(This article belongs to the Special Issue Regulation and Control of Intracellular Signalling)
Show Figures

Figure 1

10 pages, 3856 KiB  
Article
An ATM/CHK2 Signaling Pathway Induces Nuclear Translocation of SRPK2 in Cisplatin-Treated HeLa Cells
by Ioanna Sigala, Anastasia Koukiali, Androulla Miliotou, Phaedra Lougiaki, Thomas Giannakouros and Eleni Nikolakaki
Processes 2021, 9(12), 2223; https://doi.org/10.3390/pr9122223 - 9 Dec 2021
Cited by 2 | Viewed by 3388
Abstract
Chemotherapeutic agents are frequently used to treat various cancers, but the mechanisms mediating the cellular response to the drugs are still not fully understood. We previously reported that the nuclear translocation of serine/arginine protein kinases (SRPKs), triggered by the exposure of cells to [...] Read more.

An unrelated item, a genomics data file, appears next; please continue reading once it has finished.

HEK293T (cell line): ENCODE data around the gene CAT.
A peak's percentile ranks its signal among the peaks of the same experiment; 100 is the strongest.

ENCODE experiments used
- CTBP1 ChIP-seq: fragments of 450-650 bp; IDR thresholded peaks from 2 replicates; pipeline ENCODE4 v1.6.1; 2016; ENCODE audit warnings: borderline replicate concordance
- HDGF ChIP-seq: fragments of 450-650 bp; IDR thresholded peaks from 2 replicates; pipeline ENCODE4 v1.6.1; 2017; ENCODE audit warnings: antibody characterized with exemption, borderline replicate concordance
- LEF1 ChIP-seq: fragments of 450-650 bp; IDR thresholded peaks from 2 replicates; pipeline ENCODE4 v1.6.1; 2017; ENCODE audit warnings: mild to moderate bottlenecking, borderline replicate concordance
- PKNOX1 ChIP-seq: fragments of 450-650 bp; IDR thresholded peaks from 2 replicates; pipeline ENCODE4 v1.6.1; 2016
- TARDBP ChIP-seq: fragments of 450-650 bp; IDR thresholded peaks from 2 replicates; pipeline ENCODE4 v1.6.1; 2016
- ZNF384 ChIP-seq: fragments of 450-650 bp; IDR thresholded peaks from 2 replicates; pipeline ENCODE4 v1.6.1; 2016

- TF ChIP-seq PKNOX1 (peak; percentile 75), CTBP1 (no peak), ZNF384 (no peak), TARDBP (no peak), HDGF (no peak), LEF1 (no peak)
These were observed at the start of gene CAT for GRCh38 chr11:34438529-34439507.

Chemotherapeutic agents are frequently used to treat various cancers, but the mechanisms mediating the cellular response to the drugs are still not fully understood. We previously reported that the nuclear translocation of serine/arginine protein kinases (SRPKs), triggered by the exposure of cells to DNA damage-inducers, plays a pivotal role in drug responsiveness. Here, we investigated the mechanism linking the nuclear accumulation of SRPK2 to the cisplatin treatment of HeLa cells. We present experimental evidence that nuclear SRPK2 acts downstream of Chk2 in the ATM/Chk2 cascade. The inhibition of ATM or Chk2 kinase activity by specific low-molecular-weight inhibitors restricted SRPK2 to the cytoplasm and conferred tolerance to cisplatin treatment. A similar effect was achieved by treating cells with SRPIN340, a selective SRPK1/2 inhibitor, thus confirming previous findings that kinase activity is indispensable for the nuclear import of SRPKs. These data add to previous findings that support a decisive role of SRPKs in coordinating cellular response to DNA damage. Full article